2. The home is in generally good shape already.

Maybe you already have a new kitchen, so modernizing the bath would increase the value of the home. Or the home is in perfect condition other than some old carpeting, then I recommend changing the carpet. Another scenario is if the inside of the home is updated, but the exterior is a bit shabby. Here I recommend investing in making the house look great outside.

3. Market conditions favor home buyers.

Home buyers, to distinguish from investors or developers, tend to want to do less work. Walking into a house which is ready is highy valued by young families and overworked professionals.

In order to recommend selling your home as is, I look for the following:

selling land in Brookline MA

Your property’s value depends on the town’s zoning code.

1. If you can’t do the work, or it will be a great burden, then don’t!

Even projects which may be a good financial investment re not worth your stress and exhaustion.

2. The home needs too much work.

If your house hasn’t been updated many years, or if the house is in a consistent condition throughout, then sell the home as it is, to the right buyer. Don’t waste time and money on renovating a pink, mud-back tile bathroom if the kitchen is to remain avocado color and the wallpaper is peeling in the dining room.

It is likely the next owner will take on a major project and your bathroom may be turned into a pantry. Don’t put money into a part of the home, when the rest will remain outdated.

3. The market favors developers.

A developer is not paying a premium for upgrading something. If the devlopers are the strength in the market, they may be able to offer you more than a home buyer. Always speak with a local and highly experienced agent before you may any such decision.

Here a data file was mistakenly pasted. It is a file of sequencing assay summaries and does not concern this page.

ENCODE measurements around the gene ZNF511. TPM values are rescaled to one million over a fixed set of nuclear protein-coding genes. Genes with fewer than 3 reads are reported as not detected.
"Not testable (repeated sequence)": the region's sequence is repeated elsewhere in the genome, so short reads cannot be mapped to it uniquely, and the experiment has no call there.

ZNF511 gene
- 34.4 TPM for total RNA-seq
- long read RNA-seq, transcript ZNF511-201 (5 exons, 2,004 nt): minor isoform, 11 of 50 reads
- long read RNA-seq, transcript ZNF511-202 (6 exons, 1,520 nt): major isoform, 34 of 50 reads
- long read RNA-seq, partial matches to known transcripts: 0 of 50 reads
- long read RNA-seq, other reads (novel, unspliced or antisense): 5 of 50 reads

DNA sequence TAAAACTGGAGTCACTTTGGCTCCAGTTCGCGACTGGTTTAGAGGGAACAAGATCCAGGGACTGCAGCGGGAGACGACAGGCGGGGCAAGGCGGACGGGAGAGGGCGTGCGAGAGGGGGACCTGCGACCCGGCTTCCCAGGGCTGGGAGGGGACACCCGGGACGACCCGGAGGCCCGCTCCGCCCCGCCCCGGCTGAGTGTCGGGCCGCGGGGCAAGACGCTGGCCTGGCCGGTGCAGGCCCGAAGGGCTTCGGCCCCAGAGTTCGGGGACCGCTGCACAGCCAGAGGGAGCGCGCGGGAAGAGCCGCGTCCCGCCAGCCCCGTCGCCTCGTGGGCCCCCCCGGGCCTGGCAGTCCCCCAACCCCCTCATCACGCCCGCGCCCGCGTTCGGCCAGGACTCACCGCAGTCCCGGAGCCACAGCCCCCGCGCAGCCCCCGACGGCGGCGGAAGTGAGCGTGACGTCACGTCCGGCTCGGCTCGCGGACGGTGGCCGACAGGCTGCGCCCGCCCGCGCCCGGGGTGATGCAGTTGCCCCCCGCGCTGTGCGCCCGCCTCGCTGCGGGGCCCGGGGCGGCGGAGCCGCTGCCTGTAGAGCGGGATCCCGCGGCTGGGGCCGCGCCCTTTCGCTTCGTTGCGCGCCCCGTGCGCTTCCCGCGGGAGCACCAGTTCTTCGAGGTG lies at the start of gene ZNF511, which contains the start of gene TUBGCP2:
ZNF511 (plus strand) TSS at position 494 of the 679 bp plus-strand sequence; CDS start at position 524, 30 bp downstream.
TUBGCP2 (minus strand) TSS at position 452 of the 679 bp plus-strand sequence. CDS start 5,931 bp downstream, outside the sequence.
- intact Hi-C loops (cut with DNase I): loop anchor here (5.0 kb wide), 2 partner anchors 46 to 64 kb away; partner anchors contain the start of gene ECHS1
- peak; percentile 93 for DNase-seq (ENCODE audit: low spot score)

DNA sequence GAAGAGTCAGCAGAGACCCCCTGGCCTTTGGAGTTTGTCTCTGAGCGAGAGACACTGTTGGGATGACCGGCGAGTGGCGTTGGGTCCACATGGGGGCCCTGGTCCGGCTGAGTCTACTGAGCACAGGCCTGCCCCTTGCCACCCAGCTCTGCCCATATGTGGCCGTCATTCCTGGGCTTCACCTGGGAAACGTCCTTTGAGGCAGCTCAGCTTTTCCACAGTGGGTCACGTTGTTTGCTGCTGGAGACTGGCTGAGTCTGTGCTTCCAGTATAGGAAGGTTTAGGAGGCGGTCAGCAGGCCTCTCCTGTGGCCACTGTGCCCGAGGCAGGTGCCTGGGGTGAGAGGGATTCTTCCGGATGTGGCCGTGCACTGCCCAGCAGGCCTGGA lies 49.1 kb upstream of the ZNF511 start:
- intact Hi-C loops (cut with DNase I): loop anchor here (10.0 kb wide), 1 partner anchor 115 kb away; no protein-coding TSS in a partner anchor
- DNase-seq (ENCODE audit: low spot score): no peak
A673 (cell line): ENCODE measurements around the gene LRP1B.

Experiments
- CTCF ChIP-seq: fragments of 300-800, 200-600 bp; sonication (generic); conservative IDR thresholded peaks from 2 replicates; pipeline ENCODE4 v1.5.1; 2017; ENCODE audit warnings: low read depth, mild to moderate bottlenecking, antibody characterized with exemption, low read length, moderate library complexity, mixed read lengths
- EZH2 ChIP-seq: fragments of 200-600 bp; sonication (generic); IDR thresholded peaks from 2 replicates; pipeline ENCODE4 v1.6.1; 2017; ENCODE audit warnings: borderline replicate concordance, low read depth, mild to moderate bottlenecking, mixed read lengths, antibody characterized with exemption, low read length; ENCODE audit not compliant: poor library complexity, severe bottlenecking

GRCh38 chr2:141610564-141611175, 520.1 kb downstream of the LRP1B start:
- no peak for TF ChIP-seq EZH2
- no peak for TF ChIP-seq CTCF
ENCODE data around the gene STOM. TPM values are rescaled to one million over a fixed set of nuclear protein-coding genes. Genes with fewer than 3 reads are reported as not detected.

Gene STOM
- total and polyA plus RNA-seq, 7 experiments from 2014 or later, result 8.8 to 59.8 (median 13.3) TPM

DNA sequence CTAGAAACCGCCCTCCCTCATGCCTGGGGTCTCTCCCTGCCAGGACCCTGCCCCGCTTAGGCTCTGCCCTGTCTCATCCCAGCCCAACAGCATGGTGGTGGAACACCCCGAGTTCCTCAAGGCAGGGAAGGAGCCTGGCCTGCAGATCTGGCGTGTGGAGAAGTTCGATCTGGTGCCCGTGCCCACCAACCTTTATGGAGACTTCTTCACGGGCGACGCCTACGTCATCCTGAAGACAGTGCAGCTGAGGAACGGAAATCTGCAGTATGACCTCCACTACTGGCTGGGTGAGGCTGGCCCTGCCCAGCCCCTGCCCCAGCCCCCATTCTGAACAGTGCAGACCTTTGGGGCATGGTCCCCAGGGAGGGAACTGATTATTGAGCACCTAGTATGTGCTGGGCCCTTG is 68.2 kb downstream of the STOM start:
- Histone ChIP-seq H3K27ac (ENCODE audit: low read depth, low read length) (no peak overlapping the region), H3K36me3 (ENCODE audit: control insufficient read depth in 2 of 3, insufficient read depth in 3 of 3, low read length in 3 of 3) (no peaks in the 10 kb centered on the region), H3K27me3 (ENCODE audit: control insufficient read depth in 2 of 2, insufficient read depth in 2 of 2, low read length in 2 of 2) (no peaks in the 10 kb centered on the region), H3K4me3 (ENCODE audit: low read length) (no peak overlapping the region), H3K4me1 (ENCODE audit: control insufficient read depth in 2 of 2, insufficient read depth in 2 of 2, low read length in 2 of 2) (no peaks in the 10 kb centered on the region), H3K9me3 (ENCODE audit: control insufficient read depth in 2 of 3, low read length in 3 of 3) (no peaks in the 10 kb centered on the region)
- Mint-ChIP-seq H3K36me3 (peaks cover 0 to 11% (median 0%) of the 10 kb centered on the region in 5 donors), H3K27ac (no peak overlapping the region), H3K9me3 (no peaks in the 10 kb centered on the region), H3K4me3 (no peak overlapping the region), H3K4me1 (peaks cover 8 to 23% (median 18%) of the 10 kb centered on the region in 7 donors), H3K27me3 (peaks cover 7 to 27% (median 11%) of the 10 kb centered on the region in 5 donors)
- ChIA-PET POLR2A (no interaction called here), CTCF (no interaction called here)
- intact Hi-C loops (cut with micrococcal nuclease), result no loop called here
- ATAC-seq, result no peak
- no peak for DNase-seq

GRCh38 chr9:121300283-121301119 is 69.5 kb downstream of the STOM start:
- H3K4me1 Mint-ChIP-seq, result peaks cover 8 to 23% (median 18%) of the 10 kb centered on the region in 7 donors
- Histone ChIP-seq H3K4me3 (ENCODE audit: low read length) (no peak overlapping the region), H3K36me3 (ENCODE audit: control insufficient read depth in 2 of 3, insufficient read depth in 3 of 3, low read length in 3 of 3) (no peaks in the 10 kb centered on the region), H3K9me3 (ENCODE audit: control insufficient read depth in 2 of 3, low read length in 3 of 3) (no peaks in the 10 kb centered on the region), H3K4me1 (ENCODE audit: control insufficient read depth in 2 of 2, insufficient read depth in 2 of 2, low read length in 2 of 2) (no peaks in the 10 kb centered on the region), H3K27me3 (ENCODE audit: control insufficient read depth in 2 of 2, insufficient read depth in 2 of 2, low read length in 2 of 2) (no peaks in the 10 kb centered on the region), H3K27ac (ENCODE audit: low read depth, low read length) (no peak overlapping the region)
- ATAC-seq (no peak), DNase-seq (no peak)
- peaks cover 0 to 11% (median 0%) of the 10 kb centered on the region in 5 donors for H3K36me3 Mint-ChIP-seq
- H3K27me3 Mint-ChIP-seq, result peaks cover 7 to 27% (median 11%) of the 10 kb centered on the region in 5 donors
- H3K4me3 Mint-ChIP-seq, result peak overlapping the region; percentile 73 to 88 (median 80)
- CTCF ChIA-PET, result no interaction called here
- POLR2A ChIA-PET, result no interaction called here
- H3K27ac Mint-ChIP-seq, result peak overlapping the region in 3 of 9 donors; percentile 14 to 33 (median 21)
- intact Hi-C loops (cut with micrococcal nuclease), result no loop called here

4. Your house is in the immediate Boston Area and you are sitting on a chunk of land.

On a large lot in Boston, Newton, or Brookline, the house is almost always secondary. If the lot can be subdivided, if it can be turned into a multi-unit property, or if your house is small – the value is in the potential, rather than the house.

Whenever you consider selling your home, you must first speak with a real estate agent who can identify the strengths of the house. Learn the current market value of your home (Zestimates do not count), and who is the most likely buyer for your home. Only then decide to renovate or sell as is.

Thinking of selling your home?  Interested in a free market evaluation of a property?  Contact me today!

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finding best real estate agent

3 Tips to Negotiate Real Estate Commission